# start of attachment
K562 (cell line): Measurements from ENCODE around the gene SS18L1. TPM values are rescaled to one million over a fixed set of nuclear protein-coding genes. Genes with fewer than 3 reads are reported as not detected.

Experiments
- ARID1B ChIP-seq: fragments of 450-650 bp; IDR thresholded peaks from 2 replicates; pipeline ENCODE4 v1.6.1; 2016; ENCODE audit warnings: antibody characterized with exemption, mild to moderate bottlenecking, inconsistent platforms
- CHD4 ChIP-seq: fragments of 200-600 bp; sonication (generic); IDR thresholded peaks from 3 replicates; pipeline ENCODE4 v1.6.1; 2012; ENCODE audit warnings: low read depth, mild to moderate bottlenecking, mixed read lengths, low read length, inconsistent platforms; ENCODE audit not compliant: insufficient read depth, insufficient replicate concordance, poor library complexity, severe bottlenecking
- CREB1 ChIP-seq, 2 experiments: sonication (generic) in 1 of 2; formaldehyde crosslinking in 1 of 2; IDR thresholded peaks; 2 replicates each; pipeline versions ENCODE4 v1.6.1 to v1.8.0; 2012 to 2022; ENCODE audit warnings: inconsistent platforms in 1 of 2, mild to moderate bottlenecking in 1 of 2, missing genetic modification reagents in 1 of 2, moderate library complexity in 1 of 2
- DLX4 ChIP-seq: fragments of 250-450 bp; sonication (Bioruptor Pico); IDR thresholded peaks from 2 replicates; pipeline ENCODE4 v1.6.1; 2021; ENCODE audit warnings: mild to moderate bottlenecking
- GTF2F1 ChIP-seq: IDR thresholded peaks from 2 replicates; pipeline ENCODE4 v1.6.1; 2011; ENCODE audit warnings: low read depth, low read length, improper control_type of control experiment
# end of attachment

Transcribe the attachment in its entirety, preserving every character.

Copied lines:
K562 (cell line): Measurements from ENCODE around the gene SS18L1. TPM values are rescaled to one million over a fixed set of nuclear protein-coding genes. Genes with fewer than 3 reads are reported as not detected.

Experiments
- ARID1B ChIP-seq: fragments of 450-650 bp; IDR thresholded peaks from 2 replicates; pipeline ENCODE4 v1.6.1; 2016; ENCODE audit warnings: antibody characterized with exemption, mild to moderate bottlenecking, inconsistent platforms
- CHD4 ChIP-seq: fragments of 200-600 bp; sonication (generic); IDR thresholded peaks from 3 replicates; pipeline ENCODE4 v1.6.1; 2012; ENCODE audit warnings: low read depth, mild to moderate bottlenecking, mixed read lengths, low read length, inconsistent platforms; ENCODE audit not compliant: insufficient read depth, insufficient replicate concordance, poor library complexity, severe bottlenecking
- CREB1 ChIP-seq, 2 experiments: sonication (generic) in 1 of 2; formaldehyde crosslinking in 1 of 2; IDR thresholded peaks; 2 replicates each; pipeline versions ENCODE4 v1.6.1 to v1.8.0; 2012 to 2022; ENCODE audit warnings: inconsistent platforms in 1 of 2, mild to moderate bottlenecking in 1 of 2, missing genetic modification reagents in 1 of 2, moderate library complexity in 1 of 2
- DLX4 ChIP-seq: fragments of 250-450 bp; sonication (Bioruptor Pico); IDR thresholded peaks from 2 replicates; pipeline ENCODE4 v1.6.1; 2021; ENCODE audit warnings: mild to moderate bottlenecking
- GTF2F1 ChIP-seq: IDR thresholded peaks from 2 replicates; pipeline ENCODE4 v1.6.1; 2011; ENCODE audit warnings: low read depth, low read length, improper control_type of control experiment